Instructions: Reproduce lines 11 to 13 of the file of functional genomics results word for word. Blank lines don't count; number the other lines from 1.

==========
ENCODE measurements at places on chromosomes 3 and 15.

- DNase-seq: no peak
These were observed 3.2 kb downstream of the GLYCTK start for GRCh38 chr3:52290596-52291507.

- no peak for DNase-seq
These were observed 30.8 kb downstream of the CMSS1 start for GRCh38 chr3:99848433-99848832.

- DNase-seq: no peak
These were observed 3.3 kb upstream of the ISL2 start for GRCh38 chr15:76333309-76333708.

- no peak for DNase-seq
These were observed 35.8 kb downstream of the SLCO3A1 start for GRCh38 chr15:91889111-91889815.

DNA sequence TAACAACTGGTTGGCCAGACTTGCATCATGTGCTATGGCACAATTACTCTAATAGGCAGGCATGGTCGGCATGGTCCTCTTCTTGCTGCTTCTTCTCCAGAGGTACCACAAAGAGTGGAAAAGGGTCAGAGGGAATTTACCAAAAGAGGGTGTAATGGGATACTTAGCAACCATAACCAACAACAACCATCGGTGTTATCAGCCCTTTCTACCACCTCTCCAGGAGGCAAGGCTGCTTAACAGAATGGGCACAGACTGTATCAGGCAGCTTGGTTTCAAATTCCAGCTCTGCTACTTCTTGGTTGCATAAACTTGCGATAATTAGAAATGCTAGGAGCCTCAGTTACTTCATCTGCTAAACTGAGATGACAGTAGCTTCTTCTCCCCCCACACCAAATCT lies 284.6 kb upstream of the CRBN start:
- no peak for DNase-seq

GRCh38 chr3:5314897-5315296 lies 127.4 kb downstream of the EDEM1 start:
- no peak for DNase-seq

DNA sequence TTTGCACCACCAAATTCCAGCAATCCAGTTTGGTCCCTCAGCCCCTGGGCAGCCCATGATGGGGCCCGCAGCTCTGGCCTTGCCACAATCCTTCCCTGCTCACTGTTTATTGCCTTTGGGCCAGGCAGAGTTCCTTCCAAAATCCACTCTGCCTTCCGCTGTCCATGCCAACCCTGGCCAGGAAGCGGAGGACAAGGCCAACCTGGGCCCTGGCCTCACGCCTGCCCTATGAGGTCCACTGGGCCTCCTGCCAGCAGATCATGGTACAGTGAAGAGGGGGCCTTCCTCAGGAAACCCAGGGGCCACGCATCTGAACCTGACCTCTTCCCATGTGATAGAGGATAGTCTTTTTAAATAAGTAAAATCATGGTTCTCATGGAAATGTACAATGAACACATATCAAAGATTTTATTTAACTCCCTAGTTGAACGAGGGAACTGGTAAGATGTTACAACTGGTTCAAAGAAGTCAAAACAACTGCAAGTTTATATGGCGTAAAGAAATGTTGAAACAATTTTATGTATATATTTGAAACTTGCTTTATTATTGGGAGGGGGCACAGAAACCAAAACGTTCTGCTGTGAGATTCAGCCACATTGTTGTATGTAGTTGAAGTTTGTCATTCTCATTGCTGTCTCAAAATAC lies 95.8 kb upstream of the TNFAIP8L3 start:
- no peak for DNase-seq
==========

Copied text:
- no peak for DNase-seq

GRCh38 chr3:5314897-5315296 lies 127.4 kb downstream of the EDEM1 start:
- no peak for DNase-seq